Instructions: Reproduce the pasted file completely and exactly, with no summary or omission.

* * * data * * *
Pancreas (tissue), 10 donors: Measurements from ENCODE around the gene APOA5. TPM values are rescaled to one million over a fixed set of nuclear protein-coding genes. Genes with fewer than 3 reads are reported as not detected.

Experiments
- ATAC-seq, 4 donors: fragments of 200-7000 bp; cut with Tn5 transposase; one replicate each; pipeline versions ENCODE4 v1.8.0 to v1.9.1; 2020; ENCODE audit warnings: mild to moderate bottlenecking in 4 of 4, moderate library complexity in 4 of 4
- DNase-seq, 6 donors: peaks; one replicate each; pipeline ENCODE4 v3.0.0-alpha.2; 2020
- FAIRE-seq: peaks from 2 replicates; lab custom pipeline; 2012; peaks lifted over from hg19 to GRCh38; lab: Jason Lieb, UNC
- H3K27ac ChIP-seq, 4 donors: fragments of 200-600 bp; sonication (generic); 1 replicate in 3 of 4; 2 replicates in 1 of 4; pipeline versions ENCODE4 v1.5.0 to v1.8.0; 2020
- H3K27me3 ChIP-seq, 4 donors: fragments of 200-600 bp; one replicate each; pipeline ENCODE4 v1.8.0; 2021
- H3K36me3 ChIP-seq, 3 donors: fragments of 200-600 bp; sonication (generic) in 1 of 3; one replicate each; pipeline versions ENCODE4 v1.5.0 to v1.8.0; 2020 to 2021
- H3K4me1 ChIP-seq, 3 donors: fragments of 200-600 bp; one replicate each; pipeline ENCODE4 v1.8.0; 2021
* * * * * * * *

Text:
Pancreas (tissue), 10 donors: Measurements from ENCODE around the gene APOA5. TPM values are rescaled to one million over a fixed set of nuclear protein-coding genes. Genes with fewer than 3 reads are reported as not detected.

Experiments
- ATAC-seq, 4 donors: fragments of 200-7000 bp; cut with Tn5 transposase; one replicate each; pipeline versions ENCODE4 v1.8.0 to v1.9.1; 2020; ENCODE audit warnings: mild to moderate bottlenecking in 4 of 4, moderate library complexity in 4 of 4
- DNase-seq, 6 donors: peaks; one replicate each; pipeline ENCODE4 v3.0.0-alpha.2; 2020
- FAIRE-seq: peaks from 2 replicates; lab custom pipeline; 2012; peaks lifted over from hg19 to GRCh38; lab: Jason Lieb, UNC
- H3K27ac ChIP-seq, 4 donors: fragments of 200-600 bp; sonication (generic); 1 replicate in 3 of 4; 2 replicates in 1 of 4; pipeline versions ENCODE4 v1.5.0 to v1.8.0; 2020
- H3K27me3 ChIP-seq, 4 donors: fragments of 200-600 bp; one replicate each; pipeline ENCODE4 v1.8.0; 2021
- H3K36me3 ChIP-seq, 3 donors: fragments of 200-600 bp; sonication (generic) in 1 of 3; one replicate each; pipeline versions ENCODE4 v1.5.0 to v1.8.0; 2020 to 2021
- H3K4me1 ChIP-seq, 3 donors: fragments of 200-600 bp; one replicate each; pipeline ENCODE4 v1.8.0; 2021